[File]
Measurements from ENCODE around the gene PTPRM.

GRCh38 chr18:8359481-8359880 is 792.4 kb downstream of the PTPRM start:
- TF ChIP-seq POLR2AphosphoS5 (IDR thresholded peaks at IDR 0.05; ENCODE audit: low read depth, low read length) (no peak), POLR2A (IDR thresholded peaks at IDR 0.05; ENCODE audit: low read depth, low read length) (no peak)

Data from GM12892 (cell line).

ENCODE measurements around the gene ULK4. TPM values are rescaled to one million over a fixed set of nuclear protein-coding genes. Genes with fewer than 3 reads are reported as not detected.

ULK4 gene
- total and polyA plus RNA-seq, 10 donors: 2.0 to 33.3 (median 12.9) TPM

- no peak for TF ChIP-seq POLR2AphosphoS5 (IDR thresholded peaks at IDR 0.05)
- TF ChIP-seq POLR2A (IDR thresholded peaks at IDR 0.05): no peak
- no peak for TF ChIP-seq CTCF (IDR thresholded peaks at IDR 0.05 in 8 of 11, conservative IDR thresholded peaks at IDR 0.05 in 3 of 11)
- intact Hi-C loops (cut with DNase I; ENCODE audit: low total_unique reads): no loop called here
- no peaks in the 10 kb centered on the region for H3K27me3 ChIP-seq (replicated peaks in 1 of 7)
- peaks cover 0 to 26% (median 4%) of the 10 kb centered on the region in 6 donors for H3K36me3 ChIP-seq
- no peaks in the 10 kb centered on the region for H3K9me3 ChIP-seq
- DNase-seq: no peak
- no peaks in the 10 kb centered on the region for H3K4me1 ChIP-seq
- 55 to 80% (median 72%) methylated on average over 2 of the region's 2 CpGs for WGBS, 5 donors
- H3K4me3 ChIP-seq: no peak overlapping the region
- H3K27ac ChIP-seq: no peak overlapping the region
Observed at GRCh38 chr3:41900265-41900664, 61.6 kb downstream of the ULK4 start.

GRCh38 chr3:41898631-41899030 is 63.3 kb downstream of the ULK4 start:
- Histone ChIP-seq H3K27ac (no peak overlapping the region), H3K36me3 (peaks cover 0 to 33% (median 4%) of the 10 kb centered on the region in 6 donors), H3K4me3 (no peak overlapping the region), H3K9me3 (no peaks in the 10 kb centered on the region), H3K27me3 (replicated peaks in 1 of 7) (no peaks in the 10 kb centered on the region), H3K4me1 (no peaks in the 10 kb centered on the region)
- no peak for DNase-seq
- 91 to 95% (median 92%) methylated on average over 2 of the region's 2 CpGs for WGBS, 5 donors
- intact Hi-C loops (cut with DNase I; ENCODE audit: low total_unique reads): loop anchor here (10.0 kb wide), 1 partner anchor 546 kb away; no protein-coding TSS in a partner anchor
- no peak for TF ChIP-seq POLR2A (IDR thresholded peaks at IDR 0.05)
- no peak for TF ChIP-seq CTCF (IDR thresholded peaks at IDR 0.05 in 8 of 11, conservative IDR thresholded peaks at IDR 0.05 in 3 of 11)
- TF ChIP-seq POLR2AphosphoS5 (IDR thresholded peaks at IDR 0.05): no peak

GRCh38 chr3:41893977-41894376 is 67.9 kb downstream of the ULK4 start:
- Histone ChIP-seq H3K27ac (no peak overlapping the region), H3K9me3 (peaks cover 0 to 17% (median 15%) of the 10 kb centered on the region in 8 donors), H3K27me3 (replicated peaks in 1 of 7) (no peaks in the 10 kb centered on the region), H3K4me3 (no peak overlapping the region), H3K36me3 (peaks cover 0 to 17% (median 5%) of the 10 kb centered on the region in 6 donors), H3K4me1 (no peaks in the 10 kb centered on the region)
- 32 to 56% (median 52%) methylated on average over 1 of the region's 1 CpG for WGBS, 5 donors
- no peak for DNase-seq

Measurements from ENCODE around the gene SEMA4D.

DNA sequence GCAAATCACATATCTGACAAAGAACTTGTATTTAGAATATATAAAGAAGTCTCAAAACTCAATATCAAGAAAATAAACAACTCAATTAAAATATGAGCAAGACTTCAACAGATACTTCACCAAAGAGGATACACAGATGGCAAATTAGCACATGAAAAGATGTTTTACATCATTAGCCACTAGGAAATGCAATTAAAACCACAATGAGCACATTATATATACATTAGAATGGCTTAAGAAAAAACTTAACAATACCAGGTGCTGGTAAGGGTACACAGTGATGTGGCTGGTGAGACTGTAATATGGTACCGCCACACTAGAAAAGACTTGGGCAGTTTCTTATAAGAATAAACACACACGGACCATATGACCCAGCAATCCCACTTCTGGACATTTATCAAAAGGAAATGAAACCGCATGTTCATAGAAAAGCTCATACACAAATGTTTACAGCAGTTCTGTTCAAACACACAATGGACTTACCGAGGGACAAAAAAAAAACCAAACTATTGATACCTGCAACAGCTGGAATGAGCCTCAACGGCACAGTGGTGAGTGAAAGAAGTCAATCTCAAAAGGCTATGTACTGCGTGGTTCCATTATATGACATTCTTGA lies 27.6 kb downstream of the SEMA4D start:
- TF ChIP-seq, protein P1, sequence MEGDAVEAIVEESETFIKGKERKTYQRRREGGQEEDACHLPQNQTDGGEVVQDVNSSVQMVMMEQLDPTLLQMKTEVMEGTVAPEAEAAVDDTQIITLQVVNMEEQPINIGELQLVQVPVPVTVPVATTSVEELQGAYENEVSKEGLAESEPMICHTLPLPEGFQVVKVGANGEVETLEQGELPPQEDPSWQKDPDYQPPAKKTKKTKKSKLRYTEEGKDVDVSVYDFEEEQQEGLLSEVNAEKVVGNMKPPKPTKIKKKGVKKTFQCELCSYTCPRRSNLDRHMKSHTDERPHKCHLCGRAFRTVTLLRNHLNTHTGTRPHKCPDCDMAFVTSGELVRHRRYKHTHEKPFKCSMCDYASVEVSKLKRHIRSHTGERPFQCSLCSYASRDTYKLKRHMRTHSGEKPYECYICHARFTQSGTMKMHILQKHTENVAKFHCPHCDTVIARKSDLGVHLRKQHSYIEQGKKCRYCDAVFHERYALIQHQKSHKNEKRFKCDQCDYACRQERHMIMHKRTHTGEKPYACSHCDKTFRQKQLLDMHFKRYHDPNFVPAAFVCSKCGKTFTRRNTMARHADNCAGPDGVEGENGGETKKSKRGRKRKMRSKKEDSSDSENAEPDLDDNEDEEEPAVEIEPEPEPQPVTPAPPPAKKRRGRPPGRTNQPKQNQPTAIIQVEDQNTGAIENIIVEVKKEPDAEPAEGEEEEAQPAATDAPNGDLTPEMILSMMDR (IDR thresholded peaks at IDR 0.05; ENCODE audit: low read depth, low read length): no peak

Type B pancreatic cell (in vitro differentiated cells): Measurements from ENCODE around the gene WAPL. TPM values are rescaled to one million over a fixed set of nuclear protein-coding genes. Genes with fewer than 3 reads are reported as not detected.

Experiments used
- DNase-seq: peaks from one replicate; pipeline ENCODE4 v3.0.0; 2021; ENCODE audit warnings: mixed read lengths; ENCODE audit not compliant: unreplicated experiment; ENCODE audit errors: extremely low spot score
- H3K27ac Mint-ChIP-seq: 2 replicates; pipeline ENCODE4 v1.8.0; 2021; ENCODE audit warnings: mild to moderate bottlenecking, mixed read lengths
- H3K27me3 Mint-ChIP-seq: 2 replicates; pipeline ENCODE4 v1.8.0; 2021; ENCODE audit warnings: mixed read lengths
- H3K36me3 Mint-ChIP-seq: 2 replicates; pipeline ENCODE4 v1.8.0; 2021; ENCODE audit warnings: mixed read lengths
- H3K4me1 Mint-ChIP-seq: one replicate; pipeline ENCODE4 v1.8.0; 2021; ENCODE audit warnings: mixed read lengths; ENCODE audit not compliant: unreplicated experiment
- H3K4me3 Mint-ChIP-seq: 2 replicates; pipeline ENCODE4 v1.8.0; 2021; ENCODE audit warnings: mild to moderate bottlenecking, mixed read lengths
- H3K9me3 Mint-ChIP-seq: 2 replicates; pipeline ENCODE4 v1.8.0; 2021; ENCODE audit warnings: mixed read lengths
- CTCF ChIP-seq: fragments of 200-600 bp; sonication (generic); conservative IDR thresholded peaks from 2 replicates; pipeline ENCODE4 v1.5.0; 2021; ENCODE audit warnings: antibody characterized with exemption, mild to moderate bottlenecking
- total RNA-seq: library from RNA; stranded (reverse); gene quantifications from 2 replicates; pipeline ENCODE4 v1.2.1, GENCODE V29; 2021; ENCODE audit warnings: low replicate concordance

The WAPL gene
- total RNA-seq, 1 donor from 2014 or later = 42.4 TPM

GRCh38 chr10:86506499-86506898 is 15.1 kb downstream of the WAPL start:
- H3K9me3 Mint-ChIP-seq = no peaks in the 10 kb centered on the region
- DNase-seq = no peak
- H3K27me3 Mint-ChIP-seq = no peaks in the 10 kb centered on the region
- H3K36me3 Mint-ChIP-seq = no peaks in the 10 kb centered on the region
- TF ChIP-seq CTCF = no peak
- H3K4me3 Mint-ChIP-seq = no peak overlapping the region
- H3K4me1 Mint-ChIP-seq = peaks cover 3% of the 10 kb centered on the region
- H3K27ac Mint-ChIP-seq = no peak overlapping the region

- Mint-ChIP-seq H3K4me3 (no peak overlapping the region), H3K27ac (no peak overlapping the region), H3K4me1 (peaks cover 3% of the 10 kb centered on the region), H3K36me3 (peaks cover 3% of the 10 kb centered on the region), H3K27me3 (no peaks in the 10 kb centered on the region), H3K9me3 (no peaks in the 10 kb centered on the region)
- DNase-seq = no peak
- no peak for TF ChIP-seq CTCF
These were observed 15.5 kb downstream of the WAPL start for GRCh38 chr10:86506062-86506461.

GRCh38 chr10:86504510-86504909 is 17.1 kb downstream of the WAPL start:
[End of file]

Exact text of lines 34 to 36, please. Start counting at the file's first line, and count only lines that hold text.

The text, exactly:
DNA sequence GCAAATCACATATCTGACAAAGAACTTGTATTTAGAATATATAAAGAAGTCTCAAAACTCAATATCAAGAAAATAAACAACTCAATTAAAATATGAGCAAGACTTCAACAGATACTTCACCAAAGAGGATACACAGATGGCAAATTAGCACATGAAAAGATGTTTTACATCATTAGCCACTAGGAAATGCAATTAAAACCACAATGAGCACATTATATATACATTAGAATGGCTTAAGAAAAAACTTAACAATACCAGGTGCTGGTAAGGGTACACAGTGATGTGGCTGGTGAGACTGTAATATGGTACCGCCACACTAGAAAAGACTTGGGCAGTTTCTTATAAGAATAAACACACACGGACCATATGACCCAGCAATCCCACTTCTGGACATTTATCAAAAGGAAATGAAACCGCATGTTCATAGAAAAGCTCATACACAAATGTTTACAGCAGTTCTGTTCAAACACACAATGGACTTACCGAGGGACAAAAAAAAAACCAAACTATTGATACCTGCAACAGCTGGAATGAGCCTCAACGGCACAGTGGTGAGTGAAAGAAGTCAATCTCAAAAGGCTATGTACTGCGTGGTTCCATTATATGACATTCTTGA lies 27.6 kb downstream of the SEMA4D start:
- TF ChIP-seq, protein P1, sequence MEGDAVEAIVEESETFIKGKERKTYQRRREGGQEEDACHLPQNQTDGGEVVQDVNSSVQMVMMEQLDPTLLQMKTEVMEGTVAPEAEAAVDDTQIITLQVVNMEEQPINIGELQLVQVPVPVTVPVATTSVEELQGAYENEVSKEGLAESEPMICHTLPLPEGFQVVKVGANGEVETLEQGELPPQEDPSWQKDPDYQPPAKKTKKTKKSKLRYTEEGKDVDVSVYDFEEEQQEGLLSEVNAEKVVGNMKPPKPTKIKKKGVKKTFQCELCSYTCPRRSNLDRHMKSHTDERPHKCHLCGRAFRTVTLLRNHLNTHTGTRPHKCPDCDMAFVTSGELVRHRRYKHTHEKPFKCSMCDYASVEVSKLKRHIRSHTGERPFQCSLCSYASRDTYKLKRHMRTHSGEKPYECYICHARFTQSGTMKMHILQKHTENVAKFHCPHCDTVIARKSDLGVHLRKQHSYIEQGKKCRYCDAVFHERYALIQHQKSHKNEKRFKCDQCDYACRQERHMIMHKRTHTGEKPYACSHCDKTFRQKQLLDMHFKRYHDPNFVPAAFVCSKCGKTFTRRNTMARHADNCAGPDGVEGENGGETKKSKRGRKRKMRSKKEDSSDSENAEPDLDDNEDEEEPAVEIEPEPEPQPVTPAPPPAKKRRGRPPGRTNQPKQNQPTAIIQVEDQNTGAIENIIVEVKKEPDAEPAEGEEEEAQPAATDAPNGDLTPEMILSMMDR (IDR thresholded peaks at IDR 0.05; ENCODE audit: low read depth, low read length): no peak

Type B pancreatic cell (in vitro differentiated cells): Measurements from ENCODE around the gene WAPL. TPM values are rescaled to one million over a fixed set of nuclear protein-coding genes. Genes with fewer than 3 reads are reported as not detected.